quite solid, a joy to fly. I could detect no oil canning
in its metal wing surfaces.
Like a number of LSA, the Breezer is genuinely
lightweight, yet can carry a load. Even loaded with
full fuel (18.5 gallons), the Breezer can haul two
225-pound occupants plus 50 pounds of luggage.
With full fuel, the Breezer can carry this payload
for longer than 3 hours and some 400 statute miles.
Mike feels sure the Breezer II flies a bit faster,
though he hasn’t yet found the reason why. The
earlier Breezer I flew managed 105 knots at about
5,000 rpm where this Breezer II ran 115 knots at
5,200 rpm on the 100-hp Rotax 912S. Mike speculated
the earlier Breezer might have been slightly
out of rig. His memory is good; my notes reflected
that as well.
Climb was strong, better than 1,000 fpm. This
performance gave the feeling that Breezer II was
“athletic.” Its 18 gallons of fuel produced a 300-mile
range, says Mike. That’s all I need, though some
pilots hanker for longer, bladder-challenging distances.
During the high power running at lower elevations,
all the engine instruments read below green
or in the lower green range, speaking well of engine
When throttling back for slow flight, I was
amazed that at a 3,500-rpm power setting we could
nearly maintain altitude.
Steep turns went well to the right in that I was
able to hold altitude at only 4,000 rpm, which is a
medium setting and definitely not the added throttle
over cruise power most general aviation planes
seem to require to maintain altitude while banked
at 45° to 60°. Steep turns done to the left required
a slight addition of power.
The original Breezer had been equipped with a
ballistic parachute system; the Breezer II was not.
I missed this emergency device that is common on
LSA. Curiously, previous Breezer producer Comco-
Ikarus once developed their own Ikarus FRS
(Flight Rescue System) and offered the system
back in ’82, the same year American builder BRS
delivered its first units.
Stalls in the Breezer II produced a little break,
but controlling it took modest effort and no added
power was needed to recover quickly. The airplane
wandered somewhat at stall. Both power-on and
power-off stalls were modest and slow, reading well
below 40 mph indicated though, as usual, airspeeds
in this low range are often slightly in error.
Accelerated stalls to the left rolled to level. To the
right, the Breezer II did not roll to level and
required some control application to recover.
When I performed a yaw stability check with
firm application of rudder and release, the Breezer
II did not automatically resume straight flight. I
had to apply action to the rudder pedals to
straighten the airplane. At one point, without such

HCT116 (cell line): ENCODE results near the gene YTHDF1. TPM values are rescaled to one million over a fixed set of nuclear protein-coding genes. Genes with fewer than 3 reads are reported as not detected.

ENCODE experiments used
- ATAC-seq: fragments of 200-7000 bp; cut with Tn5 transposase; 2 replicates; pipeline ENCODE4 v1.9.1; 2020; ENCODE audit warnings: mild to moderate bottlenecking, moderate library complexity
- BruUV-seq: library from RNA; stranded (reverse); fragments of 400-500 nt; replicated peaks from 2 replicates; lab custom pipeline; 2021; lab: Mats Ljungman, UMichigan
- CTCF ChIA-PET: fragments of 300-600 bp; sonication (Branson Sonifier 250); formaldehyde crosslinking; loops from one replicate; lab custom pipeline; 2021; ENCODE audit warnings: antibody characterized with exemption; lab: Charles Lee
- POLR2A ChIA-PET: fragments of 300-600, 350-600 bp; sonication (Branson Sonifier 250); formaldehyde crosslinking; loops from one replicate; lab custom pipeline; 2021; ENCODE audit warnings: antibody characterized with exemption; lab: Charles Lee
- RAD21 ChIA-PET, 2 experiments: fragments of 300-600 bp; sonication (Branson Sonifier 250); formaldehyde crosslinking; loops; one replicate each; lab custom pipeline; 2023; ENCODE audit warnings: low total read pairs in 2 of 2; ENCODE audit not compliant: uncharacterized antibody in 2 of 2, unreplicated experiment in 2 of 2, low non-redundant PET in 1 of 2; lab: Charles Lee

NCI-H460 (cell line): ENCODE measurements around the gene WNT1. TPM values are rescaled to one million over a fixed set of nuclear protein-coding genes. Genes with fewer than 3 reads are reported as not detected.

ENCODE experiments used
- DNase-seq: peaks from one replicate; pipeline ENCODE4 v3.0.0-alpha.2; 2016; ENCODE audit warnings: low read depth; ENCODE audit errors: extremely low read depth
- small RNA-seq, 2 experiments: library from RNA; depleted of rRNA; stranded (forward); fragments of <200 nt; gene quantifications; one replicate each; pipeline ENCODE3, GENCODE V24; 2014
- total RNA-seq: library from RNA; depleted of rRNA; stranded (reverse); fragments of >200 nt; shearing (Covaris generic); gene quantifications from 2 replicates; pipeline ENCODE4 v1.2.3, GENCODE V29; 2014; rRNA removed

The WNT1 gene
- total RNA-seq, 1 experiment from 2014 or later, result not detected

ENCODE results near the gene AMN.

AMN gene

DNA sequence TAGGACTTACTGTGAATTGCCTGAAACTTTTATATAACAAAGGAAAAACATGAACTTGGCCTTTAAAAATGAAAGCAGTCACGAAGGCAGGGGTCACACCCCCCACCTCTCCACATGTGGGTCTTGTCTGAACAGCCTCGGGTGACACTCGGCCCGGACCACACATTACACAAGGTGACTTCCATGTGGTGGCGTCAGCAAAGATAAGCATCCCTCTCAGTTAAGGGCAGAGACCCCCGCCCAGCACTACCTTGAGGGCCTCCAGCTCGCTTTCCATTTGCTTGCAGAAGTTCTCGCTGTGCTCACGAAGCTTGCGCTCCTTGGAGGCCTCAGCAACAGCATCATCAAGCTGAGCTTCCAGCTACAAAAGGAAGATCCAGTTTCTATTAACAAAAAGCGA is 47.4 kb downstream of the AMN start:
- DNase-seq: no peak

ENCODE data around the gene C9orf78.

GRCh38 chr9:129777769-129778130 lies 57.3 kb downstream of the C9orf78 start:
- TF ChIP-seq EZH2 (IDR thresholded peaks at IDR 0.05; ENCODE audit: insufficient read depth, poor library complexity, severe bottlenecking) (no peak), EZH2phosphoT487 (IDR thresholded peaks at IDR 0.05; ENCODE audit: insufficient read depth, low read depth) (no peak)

corrective action, I found myself flying along with
the slip-skid ball well outside of center.
Cruise power stalls done at 5,000 rpm got mushy
with the nose held high, but the nose showed no
tendency to break over.
Throughout the stalls, steep turns and fast runs, I heard
no creaking in the airframe. The Breezer II’s
overall polite behavior reinforced the trainer capability
of this reasonably speedy airplane.
Stir Up a Breezer?
My flight with Mike was in N304WS, which he
indicated is priced at $126,000 equipped with the
Garmin SL40, the Garmin GTX 327 transponder, and
the Air Gizmo Garmin GPS dock (but not the Garmin
GPS). The blank spot in my panel photos
will later be fitted with an optional
TruTrak artificial horizon, says Mike.
Mike also reported that the producers
in Germany have been very good to
work with and they make changes
quickly. He also stated that Breezer
Aircraft has shipped planes according
to schedule so far. Indeed,
Sportsplanes.com has Breezer II’s in
stock as this issue goes to press.
For the Breezer II’s base price you
get quite a finished aircraft. Standard
equipment includes upholstery for the
seats, cockpit and luggage area made
of quality textiles and a blue-tinted
lockable canopy with fresh-air inlets
on the left and right. Cabin heating is
standard, as are hydraulic disk toe
brakes plus electric elevator trim and
flaps. Flight instruments include
altimeter, airspeed indicator, compass,
vertical speed indicator,
and bank indicator.
include a tachometer, oil
pressure indicator, cylinder
gauge, oil temperature
gauge, and a sight fuel
gauge mounted in the
Creature comforts include a 12-volt outlet
and luggage area behind the seats.
Supplied by a new and well-equipped
factory, the Breezer II enjoys quality
control based on work done completely
in Germany. The model has earned its
Special Light-Sport Aircraft (SLSA) certificate
and proved its good manners to
me, twice. But the only way for you to
know if the Breezer II is right for you is
to fly it and talk to the
Sportsplanes.com folks representing it in the USA.
One of their 15 regional centers can probably
arrange a demo flight for you soon. Go enjoy the
|Empty weight||704 pounds|
|Gross weight||1,320 pounds|
|Wing area||127 square feet|
|Wing loading||10.4 pounds/square foot|
|Useful Load||616 pounds|
|Payload (with full fuel)||505 pounds|
|Cabin Interior||46 inches|
|Fuel Capacity||18.5 gallons|
|Baggage area||44 pounds, aft of seats|
|Standard engine||Rotax 912 UL2/ULS2|
|Prop Diameter||two- or three-blade Neuform|
|Power loading||13.2 pounds/hp|
|Max Speed||120 knots/138 mph|
|Cruise speed||109 knots/125/mph|
|Stall Speed||36 knots/41 mph|
|Never exceed speed||133 knots/153 mph|
|Rate of climb at gross||1,100 fpm|
|Takeoff distance at gross||440 feet (80hp)/310 feet (100hp)|
|Landing distance at gross||455 feet|
|Range (powered)||350 nm – 4.0 hours|
|Fuel Consumption||about 5.0 gph|
|Standard Features||Rotax 912 with electric start, basic panel
instruments, familiar all-metal construction, sliding canopy,
hydraulic toe brakes, adjustable seats, electric flaps and pitch
trim, dual controls, 4-point seat belts, cabin heating, ventilation,